By Jason KUROSU
Debate continues to swirl around the property formerly known as the Rockhaven Sanitarium in Montrose, the fate of which continues to hang in limbo since the city of Glendale purchased it for $8.25 million in 2008. The city has begun to tell developers that they would hear proposals for potential affordable housing developments, along with ideas for other projects. Meanwhile, the public continues to express concern over the possible loss of a historically significant property, which served as women’s care facility for 78 years.
The Crescenta Valley Community Association (CVCA), which regularly discusses land use issues, brought up the matter at its May 22 meeting.
Mike Lawler of the Historical Society of the Crescenta Valley and the Friends of Rockhaven told the CVCA that the Friends of Rockhaven were introduced to the idea of a “public/private partnership development” which would aid in restoring and preserving the myriad buildings that make up Rockhaven.
“Although we hesitated, with a lot of gnashing of teeth and tearing of hair, we decided to give it a shot,” said Lawler.
Recently, around 30 to 40 individuals toured the grounds of Rockhaven, the first of two open houses for any interested parties. Another open house on Rockhaven’s grounds is scheduled for June 4.
The city issued a Request for Qualifications (RFQ) stating what they were looking for in a prospective developer. Among the criteria listed in the RFQ for any sort of development are the preservation of historic buildings on the property and measures for involving the community in the decision-making process.
But to some, the city’s talks with developers is the death knell for any sort of resolution that will reflect the public’s wishes, whether that be for historical preservation or a move away from overdevelopment.
Those attending the meeting were adamant about making their presence felt at future city council meetings, where they would request the city to slow down talks with developers.
Former city councilman John Drayman urged residents of La Crescenta to make their voices heard, especially because of what he described as clear intent towards development when the Rockhaven property was purchased.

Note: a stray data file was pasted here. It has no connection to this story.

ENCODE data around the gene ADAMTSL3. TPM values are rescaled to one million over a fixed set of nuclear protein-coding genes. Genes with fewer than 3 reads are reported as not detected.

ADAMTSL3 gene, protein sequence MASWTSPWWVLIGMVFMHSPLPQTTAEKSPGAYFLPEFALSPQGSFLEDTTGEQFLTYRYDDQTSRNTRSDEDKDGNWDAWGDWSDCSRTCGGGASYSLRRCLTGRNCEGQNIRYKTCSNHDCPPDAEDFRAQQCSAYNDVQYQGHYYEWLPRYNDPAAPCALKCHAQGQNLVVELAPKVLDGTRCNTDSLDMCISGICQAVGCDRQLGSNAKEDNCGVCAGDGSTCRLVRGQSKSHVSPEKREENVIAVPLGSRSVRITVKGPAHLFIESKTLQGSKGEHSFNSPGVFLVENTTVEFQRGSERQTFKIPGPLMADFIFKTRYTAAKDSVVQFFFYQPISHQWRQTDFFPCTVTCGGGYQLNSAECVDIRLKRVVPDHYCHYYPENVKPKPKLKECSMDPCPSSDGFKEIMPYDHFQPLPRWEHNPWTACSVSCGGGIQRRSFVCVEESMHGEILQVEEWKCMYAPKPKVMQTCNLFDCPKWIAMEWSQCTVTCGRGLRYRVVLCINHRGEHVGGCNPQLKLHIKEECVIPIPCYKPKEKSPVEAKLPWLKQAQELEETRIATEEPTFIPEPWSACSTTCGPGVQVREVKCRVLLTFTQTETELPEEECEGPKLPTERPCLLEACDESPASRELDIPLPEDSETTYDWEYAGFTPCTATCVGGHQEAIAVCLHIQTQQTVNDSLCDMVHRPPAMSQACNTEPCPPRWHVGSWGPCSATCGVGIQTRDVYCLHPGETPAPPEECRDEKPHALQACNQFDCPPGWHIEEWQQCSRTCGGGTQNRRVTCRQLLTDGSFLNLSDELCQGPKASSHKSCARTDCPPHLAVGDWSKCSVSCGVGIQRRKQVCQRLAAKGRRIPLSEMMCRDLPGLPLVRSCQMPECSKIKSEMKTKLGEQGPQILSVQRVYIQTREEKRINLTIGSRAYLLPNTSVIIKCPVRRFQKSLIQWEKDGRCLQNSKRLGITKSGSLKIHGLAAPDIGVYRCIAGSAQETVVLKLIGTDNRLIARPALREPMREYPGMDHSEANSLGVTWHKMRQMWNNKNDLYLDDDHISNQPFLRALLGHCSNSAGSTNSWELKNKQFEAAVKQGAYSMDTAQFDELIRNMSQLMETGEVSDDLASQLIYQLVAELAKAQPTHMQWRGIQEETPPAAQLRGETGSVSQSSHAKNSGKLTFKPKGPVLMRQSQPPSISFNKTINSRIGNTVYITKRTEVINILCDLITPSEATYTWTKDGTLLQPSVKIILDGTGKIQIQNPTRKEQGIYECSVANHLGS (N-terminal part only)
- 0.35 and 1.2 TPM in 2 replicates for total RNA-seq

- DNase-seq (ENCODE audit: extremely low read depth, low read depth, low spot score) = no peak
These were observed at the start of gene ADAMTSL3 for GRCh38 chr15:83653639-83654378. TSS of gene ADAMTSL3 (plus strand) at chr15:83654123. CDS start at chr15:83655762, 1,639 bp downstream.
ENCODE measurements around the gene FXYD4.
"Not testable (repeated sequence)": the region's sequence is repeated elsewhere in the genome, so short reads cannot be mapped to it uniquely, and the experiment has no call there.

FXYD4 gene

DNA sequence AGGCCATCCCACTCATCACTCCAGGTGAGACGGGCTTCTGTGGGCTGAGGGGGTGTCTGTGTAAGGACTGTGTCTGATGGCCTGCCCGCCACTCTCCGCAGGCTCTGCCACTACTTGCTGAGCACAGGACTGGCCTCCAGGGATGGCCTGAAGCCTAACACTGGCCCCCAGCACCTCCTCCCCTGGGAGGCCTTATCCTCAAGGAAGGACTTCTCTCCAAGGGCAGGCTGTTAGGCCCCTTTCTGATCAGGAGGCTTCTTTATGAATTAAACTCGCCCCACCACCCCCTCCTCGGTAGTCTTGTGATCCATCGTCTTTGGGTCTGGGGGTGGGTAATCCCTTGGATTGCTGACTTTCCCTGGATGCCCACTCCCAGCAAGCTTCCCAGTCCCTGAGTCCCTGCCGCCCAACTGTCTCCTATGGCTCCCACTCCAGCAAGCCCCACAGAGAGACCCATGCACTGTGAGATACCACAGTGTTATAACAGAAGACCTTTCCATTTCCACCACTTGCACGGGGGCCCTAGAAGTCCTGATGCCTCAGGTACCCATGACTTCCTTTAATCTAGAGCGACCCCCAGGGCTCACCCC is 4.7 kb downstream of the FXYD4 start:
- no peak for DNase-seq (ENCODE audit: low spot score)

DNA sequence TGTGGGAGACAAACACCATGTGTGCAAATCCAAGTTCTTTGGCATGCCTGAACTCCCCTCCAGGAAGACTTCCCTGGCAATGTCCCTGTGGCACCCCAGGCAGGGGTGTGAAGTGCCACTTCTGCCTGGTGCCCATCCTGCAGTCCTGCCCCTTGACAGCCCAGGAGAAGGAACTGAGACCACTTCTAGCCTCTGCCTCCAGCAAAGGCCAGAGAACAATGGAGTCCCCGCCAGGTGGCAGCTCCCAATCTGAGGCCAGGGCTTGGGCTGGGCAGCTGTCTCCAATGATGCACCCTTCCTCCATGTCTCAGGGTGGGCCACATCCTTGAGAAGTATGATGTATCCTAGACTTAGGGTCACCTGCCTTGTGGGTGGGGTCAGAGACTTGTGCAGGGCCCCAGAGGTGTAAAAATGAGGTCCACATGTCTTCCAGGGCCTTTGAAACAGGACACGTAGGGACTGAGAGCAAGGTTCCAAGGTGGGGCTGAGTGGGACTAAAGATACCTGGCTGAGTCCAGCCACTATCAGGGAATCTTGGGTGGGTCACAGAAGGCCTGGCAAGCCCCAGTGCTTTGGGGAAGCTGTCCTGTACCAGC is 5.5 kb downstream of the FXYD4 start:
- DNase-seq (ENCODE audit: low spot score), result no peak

“This was not just purchased in a vacuum to say, ‘Here, let’s just think up what we can do with it.’ Until the Crescenta Valley begins to speak with a voice, saying to the city, ‘This is what we want,’ you’re not going to get it,” said Drayman.
Drayman, who was on the city council at the time of the purchase, said, “They purchased it for a specific reason. A funding stream was created specifically for that property.”
City council candidates Paula Devine and Vartan Gharpetian were in attendance and offered their views on the subject.
Gharpetian said he “isn’t against development. I’m for responsible development.”
Gharpetian posited that the city’s recent interest in Rockhaven stems from Glendale’s hopes to expand and develop, such as the recent revitalization efforts of downtown Glendale and the arts and entertainment district. Gharpetian said this expansion may be happening too quickly, and suggested a potential local history museum on Rockhaven’s grounds.
Devine said that any development the city pursues would be less than the 80-unit housing development once believed was a possibility.
“The plan is to bring in developers who know they have to preserve the integrity of that historic site and, if there’s any development, it is not zoned for 80 units. It is zoned for a small development that must mimic the neighborhood,” said Devine.
The residents present agreed to draft a letter to Glendale City Manager Scott Ochoa urging him to put a hold on the RFQ process and offer more community meetings regarding Rockhaven.
According to the RFQ, interested developers have until July 2 to submit statements of qualifications.